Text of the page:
- food and drink considered in terms of its qualities, composition, and its effects on health: Milk is a wholesome article of diet.
- a particular selection of food, especially as designed or prescribed to improve a person's physical condition or to prevent or treat a disease: a diet low in sugar.
- such a selection or a limitation on the amount a person eats for reducing weight: No pie for me, I'm on a diet.
- the foods eaten, as by a particular person or group: The native diet consists of fish and fruit.
- food or feed habitually eaten or provided: The rabbits were fed a diet of carrots and lettuce.
- anything that is habitually provided or partaken of: Television has given us a steady diet of game shows and soap operas.
- to regulate the food of, especially in order to improve the physical condition.
- to feed.
- to select or limit the food one eats to improve one's physical condition or to lose weight: I've dieted all month and lost only one pound.
- to eat or feed according to the requirements of a diet.
- suitable for consumption with a weight-reduction diet; dietetic: diet soft drinks.
Origin of diet1
Examples from the Web for dieter
Contemporary Examples of dieter
Three of the performers in said act, Richard Faughnan, Dieter Schepp and Mario, fell.Thrills and Too Many Spills: The Dangers of the Circus
May 5, 2014
Since IIFYM takes both into consideration, it puts the dieter in a very good position right out of the gate.Is the IIFYM Diet Right for You?
December 2, 2013
Revulsion at Loughner and his acts is understandable, said Dieter.Jared Loughner Trial Could Expand Support for the Death Penalty
January 15, 2011
On September 14, I reported that Pope Benedict XVI had made his pet schnauzer Dieter a cardinal.Oops, My Mistake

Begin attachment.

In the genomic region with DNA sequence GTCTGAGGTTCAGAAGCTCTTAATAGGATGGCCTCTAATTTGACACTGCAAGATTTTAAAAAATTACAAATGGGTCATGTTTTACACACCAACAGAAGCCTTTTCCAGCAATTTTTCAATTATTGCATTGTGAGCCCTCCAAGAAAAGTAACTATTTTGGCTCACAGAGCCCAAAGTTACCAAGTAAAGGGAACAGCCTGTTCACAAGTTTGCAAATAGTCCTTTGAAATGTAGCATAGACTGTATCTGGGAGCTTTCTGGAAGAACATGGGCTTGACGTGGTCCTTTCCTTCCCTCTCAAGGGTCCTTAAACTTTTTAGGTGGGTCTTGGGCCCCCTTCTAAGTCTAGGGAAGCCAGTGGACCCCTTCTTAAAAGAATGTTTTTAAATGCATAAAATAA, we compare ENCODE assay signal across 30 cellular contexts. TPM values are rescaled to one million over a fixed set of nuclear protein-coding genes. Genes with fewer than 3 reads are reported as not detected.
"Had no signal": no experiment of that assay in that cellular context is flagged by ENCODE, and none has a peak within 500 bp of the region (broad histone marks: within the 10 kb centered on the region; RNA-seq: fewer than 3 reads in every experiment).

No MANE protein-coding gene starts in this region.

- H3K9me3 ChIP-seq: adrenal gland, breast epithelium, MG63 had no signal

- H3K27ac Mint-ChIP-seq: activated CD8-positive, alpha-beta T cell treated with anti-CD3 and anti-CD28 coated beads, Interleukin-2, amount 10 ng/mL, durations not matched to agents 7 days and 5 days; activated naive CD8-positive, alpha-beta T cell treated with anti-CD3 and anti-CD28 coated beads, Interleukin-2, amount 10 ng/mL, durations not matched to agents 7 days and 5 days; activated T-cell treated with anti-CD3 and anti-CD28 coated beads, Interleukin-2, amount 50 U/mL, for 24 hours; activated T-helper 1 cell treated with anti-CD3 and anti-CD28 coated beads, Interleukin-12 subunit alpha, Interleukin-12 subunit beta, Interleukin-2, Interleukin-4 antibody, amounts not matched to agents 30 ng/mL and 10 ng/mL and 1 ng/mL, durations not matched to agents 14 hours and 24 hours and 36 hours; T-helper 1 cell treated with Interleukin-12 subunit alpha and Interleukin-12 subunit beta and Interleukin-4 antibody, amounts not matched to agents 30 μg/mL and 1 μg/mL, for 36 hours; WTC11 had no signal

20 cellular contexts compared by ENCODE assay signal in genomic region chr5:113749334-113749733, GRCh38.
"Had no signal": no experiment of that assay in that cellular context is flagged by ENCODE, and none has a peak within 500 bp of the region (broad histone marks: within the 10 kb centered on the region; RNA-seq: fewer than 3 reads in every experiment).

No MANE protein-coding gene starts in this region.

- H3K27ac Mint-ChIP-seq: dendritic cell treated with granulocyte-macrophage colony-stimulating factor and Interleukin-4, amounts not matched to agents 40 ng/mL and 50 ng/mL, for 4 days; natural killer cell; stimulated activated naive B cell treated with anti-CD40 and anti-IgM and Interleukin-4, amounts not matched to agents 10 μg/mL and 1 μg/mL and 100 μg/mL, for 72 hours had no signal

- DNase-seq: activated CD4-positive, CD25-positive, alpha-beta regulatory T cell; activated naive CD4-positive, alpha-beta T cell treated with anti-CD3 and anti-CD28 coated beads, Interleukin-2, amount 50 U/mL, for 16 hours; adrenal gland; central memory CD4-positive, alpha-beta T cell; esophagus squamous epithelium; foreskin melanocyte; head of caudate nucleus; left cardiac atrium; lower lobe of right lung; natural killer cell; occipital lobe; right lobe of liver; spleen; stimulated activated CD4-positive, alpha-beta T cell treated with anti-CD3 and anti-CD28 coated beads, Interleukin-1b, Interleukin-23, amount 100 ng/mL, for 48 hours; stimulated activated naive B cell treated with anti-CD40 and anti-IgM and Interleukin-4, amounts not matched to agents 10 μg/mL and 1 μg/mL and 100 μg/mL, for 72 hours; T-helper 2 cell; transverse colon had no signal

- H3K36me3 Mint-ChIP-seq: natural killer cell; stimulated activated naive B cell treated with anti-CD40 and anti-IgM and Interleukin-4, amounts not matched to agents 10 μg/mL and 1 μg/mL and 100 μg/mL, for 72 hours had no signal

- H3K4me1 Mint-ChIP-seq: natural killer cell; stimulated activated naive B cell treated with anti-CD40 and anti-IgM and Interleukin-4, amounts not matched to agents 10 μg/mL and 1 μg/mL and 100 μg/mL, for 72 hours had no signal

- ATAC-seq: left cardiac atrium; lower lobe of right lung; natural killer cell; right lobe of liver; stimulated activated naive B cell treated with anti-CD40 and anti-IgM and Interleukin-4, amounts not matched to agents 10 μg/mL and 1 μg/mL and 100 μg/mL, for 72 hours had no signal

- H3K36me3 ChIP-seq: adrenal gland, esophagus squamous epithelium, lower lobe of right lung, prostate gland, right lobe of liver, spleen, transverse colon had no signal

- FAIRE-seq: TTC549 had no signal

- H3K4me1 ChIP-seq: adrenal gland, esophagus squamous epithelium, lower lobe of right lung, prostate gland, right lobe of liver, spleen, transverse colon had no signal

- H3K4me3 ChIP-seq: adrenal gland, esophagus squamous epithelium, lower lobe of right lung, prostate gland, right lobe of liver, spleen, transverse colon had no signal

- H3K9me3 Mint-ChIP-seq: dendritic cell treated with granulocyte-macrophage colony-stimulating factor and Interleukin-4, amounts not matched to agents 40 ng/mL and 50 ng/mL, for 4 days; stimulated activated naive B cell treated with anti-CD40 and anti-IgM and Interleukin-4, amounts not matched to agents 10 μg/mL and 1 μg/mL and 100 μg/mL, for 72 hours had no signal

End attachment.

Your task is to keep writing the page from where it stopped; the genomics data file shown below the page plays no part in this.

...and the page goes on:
December 17, 2009
Historical Examples of dieter
Master Dieter has a sweetheart for every finger, though the lower part of his own body isn't quite as handsome as it might be.Complete Short Works
- a specific allowance or selection of food, esp prescribed to control weight or in disorders in which certain foods are contraindicateda salt-free diet; a 900-calorie diet
- (as modifier)a diet bread
- the food and drink that a person or animal regularly consumesa diet of nuts and water
- regular activities or occupations
- (usually intr) to follow or cause to follow a dietary regimen
Word Origin for diet
- (sometimes capital) a legislative assembly in various countries, such as Japan
- Also called: Reichstag (sometimes capital) the assembly of the estates of the Holy Roman Empire
- Scots law
- the date fixed by a court for hearing a case
- a single session of a court
Word Origin for diet
late 14c., "to regulate one's diet for the sake of health," from Old French dieter, from diete (see diet (n.1)); meaning "to regulate oneself as to food" (especially against fatness) is from 1650s. Related: Dieted; dieting. An obsolete word for this is banting. The adjective in this sense (Diet Coke, etc.) is from 1963, originally American English.
"regular food," early 13c., from Old French diete (13c.) "diet, pittance, fare," from Medieval Latin dieta "parliamentary assembly," also "a day's work, diet, daily food allowance," from Latin diaeta "prescribed way of life," from Greek diaita, originally "way of life, regimen, dwelling," related to diaitasthai "lead one's life," and from diaitan, originally "separate, select" (food and drink), frequentative of *diainysthai "take apart," from dia- "apart" + ainysthai "take," from PIE root *ai- "to give, allot." Often with a sense of restriction since 14c.; hence put (someone) on a diet (mid-15c.).
- Food and drink in general.
- A prescribed course of eating and drinking in which the amount and kind of food, as well as the times at which it is to be taken, are regulated for therapeutic purposes.
- Reduction of caloric intake so as to lose weight.
- To eat and drink according to a regulated system, especially so as to lose weight or control a medical condition.